Congratulations to the Indian cricket team for reaching the World Test Championship final.
No one really gave England a chance to win a game in India even though they won a remarkable Test series in Sri Lanka just a week or so ago.
But in the first game of the series on a batting-friendly wicket, they out-performed India, which is rare.
Let’s put that rarity in numbers. From 2013, Virat Kohli and his men have lost only two games in 35 home Tests. The last team who won a game in India was Australia, but still lost a series by 2-1.
And in the second game of the series, India showed why there is no team in the world as dominant as they are at home.
Not only did they beat England convincingly, but they showed the real gulf between them in these conditions.
But if you had presented the option to Joe Root to play a day-night Test at Motera Stadium with the series at 1-1, he would have taken it with both hands.
With Motera expected to provide assistance to the pacers, especially under lights, England’s chances of having a fight back have increased dramatically.
Here are a few things that would probably help the Englishmen get a lead in the series.
1. Not so much spin
India have just played one pink-ball game in home conditions so there is a small sample size to go by, but still the spinners’ numbers from that game are as follows. In the whole match, the Indian spinners bowled only seven overs without any wicket and Taijul Islam took one wicket for the visitors after bowling 25 overs. If we go by that theory, England will be a much happier side and that would open the door for their competency in the game.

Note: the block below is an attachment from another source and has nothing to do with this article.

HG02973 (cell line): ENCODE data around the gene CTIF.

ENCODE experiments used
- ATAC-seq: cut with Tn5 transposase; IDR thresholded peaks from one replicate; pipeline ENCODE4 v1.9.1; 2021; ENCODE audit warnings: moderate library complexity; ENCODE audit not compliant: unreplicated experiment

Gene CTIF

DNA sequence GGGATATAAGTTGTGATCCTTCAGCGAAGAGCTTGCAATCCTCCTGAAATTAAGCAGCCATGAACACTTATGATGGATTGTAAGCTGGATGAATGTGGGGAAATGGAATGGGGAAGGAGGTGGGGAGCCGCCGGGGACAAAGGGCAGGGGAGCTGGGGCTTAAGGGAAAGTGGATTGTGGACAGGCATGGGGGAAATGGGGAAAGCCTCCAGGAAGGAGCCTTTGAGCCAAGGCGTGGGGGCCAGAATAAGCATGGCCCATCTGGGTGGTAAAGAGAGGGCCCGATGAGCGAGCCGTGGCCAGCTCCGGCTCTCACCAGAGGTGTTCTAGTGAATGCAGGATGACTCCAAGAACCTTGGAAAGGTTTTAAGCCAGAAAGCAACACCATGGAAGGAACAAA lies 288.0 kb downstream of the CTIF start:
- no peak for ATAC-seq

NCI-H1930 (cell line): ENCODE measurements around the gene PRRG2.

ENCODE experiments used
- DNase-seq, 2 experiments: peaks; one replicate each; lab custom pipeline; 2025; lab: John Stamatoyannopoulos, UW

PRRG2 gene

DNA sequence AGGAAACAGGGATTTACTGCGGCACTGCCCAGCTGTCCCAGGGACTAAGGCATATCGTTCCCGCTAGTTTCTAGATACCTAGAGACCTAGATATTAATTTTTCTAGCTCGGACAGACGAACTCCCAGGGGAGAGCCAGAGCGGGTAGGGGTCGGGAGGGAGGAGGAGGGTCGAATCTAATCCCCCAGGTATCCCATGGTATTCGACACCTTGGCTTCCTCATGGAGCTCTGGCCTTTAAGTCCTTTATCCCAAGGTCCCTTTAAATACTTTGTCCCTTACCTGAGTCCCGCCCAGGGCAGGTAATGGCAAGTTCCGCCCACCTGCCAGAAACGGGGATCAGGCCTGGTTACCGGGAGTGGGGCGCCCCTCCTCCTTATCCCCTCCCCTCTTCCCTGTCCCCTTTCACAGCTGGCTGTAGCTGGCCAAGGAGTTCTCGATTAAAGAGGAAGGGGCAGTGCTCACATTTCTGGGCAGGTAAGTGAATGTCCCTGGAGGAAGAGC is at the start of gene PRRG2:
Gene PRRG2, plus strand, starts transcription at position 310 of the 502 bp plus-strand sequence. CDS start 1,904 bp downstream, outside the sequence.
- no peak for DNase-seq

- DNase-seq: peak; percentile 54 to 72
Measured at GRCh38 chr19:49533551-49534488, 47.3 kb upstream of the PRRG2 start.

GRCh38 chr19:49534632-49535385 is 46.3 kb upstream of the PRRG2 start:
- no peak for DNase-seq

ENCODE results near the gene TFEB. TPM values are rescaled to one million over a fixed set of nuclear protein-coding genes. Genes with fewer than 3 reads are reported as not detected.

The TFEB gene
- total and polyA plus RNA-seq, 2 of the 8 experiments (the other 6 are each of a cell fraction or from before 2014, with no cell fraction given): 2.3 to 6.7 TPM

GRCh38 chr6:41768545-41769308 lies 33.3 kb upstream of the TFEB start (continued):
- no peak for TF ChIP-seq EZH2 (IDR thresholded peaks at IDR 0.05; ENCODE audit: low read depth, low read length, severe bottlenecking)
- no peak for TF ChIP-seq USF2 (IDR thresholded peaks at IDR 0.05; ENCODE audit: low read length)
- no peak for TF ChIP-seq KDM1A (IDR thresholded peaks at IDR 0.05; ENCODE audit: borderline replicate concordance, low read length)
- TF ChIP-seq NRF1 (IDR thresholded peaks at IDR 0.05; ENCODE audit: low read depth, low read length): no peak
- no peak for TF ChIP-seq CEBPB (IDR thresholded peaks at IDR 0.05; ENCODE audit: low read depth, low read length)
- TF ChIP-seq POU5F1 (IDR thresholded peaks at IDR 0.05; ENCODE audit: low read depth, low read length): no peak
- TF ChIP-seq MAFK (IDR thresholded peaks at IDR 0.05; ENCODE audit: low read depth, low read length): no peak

2. Assistance for the pacers
In the form of Jimmy Anderson, Jofra Archer, Oliver Stone, Stuart Broad, Chris Woakes and Mark Wood, England have the firepower to match India’s Jasprit Bumrah, Mohammed Shami, Ishant Sharma and Mohammed Siraj. Bumrah, Shami and Ishant are world-class, but the experience of Anderson and Broad still gives England a bit of an advantage.
3. Exploit India’s five batsmen
The theory of the Indians to play with only five batsmen can backfire, especially when the ball dominates a game. With a high class of Indian batting, there comes fragility and a bit of inconsistency.
England need to prove that their win in the first Test wasn’t a fluke – not in this little golden and sweet period of Test cricket where India, with a hugely depleted side, won a series down Australia, and where West Indies, the team always criticised for their T20 attitude, chased down 395 in Bangladesh.
Can this English team write their own magical moment of drawing a series in India (this is as good as winning a series). If they don’t get bogged down by the way India hammered them in the last game, they certainly can.